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Jedi2014 last won the day on December 9 2018

Jedi2014 had the most liked content!

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About Jedi2014

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    Star Forming

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    Astronomy, music, astrophotography, dogs, family
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    Bremen, Germany
  1. Last week I had several clear nights with accepteable transparency. So I continued my galaxie album with M 94 and NGC 4631 - both located in the constallation of Canes Venatici. First M94: Details and some background information: http://www.spaceimages.de/en/astrophotos/galaxies/m-94 or: https://www.astrobin.com/398461/E/ Second NGC 4631 (The whale): Details and background: http://www.spaceimages.de/en/astrophotos/galaxies/ngc-4631 or: https://www.astrobin.com/398918/D/ I hope you like the images. Cheers Jens
  2. Very nice field. I like this group very much. You did a great job with details and colors. If critisism is allowed, some stars are too blue in my eyes. Cheers Jens
  3. After a while I like to present my latest image of NGC 4449. It is an irregular galaxy of the Large Magellanic Cloud type, also called LMC type, in the constellation of Canes Venatici. It has an angular extension of 5.5' × 3.6' and an apparent brightness of 9.4 mag. At the end of February we had a lot of nice days, but the nights were filled with cirrus and dust. So why not take up a very weak irregular galaxy, the mentally deranged astrophotographer is thinking. In retrospect I felt like this after 4 nights. Then I took it as a challenge and could work out a decent picture at the end. What you see here are about 13 hours of HaLRGB (with CLS filter as luminance) and 20 hours of processing to get rid of the gradients and the dust in my raw material. At least: with a lot of good will you can see the tidal tail left above the galaxy. Data and more information: http://www.spaceimages.de/en/astrophotos/galaxies/ngc-4449 or https://www.astrobin.com/392780/ If someone is at the CEDIC in Linz (Austria) 15th - 17th of march, you can meet me there. I'm looking forward to it. Cheers Jens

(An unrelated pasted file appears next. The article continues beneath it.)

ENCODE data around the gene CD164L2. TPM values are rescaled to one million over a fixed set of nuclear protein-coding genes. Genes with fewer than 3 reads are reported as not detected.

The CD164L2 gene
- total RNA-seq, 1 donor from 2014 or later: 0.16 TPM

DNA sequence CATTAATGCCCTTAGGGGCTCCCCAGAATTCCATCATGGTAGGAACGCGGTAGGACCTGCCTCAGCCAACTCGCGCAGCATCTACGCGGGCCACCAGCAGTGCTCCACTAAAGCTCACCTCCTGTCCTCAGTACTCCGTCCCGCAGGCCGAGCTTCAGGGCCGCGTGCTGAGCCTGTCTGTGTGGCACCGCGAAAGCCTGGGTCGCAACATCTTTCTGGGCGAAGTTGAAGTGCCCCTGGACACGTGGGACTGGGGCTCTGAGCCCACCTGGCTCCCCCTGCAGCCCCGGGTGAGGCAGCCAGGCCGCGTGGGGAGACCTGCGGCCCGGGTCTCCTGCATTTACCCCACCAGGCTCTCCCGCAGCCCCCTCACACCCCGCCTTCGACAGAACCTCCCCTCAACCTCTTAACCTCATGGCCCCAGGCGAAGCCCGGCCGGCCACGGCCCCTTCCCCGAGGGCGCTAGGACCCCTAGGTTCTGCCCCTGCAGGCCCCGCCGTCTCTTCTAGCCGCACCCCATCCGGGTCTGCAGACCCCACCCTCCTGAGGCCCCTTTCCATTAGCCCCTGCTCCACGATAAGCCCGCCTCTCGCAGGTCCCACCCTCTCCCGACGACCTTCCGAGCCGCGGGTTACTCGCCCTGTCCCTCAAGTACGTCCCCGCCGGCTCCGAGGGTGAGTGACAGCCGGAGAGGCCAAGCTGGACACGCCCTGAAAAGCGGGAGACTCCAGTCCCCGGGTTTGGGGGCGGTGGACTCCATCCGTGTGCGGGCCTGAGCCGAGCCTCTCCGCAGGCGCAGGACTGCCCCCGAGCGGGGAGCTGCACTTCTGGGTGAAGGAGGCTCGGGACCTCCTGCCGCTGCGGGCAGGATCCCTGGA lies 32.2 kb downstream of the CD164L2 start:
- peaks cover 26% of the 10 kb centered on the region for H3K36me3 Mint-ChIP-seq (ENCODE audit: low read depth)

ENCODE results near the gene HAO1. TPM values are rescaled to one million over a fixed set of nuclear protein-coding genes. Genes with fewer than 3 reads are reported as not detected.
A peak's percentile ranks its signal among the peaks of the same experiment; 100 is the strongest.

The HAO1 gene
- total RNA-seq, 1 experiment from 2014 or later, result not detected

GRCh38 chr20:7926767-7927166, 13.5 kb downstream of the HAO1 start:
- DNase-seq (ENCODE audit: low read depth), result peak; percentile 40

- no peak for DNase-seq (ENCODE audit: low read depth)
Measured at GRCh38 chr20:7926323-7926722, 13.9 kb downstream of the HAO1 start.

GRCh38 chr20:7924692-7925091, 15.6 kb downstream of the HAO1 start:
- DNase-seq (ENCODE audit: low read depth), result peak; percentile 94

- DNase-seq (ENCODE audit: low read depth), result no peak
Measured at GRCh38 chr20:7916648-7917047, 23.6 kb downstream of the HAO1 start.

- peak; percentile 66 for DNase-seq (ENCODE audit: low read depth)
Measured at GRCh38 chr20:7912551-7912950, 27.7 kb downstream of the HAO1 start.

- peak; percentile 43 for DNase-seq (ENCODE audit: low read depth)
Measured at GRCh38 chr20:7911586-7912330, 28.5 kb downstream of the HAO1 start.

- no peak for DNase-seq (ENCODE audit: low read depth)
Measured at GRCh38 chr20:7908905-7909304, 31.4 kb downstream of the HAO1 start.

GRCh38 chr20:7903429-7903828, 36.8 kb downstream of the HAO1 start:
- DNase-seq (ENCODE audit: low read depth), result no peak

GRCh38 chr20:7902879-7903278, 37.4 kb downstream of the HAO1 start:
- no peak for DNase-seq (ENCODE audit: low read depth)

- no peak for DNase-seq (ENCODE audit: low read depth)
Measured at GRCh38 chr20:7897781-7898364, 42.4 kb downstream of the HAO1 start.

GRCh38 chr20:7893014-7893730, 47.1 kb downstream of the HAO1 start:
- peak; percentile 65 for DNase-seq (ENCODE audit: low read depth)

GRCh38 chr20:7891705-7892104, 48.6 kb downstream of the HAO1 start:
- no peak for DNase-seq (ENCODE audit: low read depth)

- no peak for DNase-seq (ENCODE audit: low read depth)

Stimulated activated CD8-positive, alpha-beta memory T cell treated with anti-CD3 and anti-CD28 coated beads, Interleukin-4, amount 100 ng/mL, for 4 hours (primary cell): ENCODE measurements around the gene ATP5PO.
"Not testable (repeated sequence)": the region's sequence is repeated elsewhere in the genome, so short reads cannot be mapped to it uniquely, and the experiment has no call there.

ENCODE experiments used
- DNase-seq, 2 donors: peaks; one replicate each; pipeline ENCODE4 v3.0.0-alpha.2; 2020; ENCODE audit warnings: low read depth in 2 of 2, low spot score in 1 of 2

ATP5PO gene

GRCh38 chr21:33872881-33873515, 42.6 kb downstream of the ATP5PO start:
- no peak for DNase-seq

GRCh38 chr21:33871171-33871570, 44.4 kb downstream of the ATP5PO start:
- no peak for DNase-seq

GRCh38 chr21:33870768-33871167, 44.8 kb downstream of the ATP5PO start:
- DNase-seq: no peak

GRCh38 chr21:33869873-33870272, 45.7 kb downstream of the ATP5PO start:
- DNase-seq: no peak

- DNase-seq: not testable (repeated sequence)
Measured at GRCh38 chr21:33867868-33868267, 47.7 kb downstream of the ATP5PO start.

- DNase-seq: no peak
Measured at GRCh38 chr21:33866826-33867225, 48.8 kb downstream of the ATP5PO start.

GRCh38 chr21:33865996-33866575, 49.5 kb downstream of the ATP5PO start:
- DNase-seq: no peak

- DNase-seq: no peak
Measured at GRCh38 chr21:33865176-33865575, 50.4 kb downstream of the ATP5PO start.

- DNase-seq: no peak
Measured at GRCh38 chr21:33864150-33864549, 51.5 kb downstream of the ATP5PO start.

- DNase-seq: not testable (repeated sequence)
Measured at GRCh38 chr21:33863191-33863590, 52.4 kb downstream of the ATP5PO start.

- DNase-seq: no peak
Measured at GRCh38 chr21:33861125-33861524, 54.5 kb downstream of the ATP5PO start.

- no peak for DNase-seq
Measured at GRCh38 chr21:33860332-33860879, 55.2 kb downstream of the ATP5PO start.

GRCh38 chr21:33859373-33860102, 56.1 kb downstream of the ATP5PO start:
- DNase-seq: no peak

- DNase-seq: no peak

4. A warm thank you to all commenters. I am glad that you like the image. ?
  5. Hello everybody, the requested M31 mosaic is ready Details: http://www.spaceimages.de/en/astrophotos/galaxies/m-31-mosaic or https://www.astrobin.com/378147/ Best viewed in full resolution. I hoppe you like it. Jens
  6. Hi, I used to be in the mood for M31. Since my Newton doesn't quite get it completely on my camera chip (ASI 1600 MMC), I concentrated on the "northern" part (at least in the usual way). After two somewhat hazy nights in which I collected 5.5 hours of LRGB in my backyard observatory, the following was the result: (and YES - I will go for a mosaic :-)) bigger and data: http://www.spaceimag...es/m-31-of-2018 or https://www.astrobin.com/376031/ Cheers Jens
  7. Never seen a more three dimensional Andromeda galaxy before. Stunning... Jens
  8. Hello, Sh2-150 is a fairly extensive H II region oriented north-south east of 26 Cephei. It is located at a distance of about 900 parsecs (over 2,900 light years), next to the nearby Sh2-145 nebula, and appears in the direction of the stellar associations Cepheus OB2 and Cepheus OB3 and may be associated with the expanding superbubble "Cepheus Bubble". Two blue stars would be responsible for its ionization: HD 213087 has the spectral class B0.5Ib and is therefore a blue supergiant, while HD 213405 of the class B0.5V is a main sequence star. Sh2-150 is so weak that it takes a lot of exposure time to capture a good clean image of the region. I exposed a lot in pure RGB, because there are some nice reflection nebulae in the area I wanted to show. Camera was an ASI 1600 MMC. Details: http://www.spaceimages.de/en/astrophotos/nebula/sh2-150 or https://www.astrobin.com/371753/ Since I exposed with my two telescopes at the same time, I took another picture with the Epsilon 130 in a larger field, which otherwise has the same exposure data. Camera here was an Atik 490 Exm. Cheers Jens
  9. Thank you for your nice comments. I‘m glad you like the image.
  10. Mornin', finished another picture. It shows a section of Pickering's triangle. This celestial object was discovered in 1904 by Williamina Fleming. It was commissioned by Edward Charles Pickering, director of the Harvard College Observatory, to examine photographic plates and catalog the stars and other celestial bodies. As was usual at the time, newly discovered objects were named after the employer and not after the assistant of the observatory who made the discovery. Williamina Fleming made many discoveries during her work for Edward Pickering. One of the most famous objects she discovered is the Horsehead Nebula. The picture was worked out as HaOIIIRGB. Besides the narrowband data, which clearly show the structures, there are also many hours of RGB in the image, which give the whole thing the beautiful colours. More data and larger view here: http://www.spaceimages.de/en/astrophotos/nebula/ngc-6979 or https://www.astrobin.com/364407/ Many greetings Jens
  11. Like Rodd wrote, I used method 2. The result was better than every single stack. The 15s exposures where only a test because of the new camera. As I did not see any advantage, I will not do it again.
  12. End of may I captured M 101 during three nights with my 10" inch newt and the ASI 1600 MMC. Here is the final result right before summer break. data and more: http://www.spaceimages.de/en/astrophotos/galaxies/m101-galaxie-detail or https://www.astrobin.com/347019/ Greeting Jens
  13. Thanks for all nice comments. Marcel not only flipped his image, he streched the luminance more than me. Something to make a difference between our both images. ?
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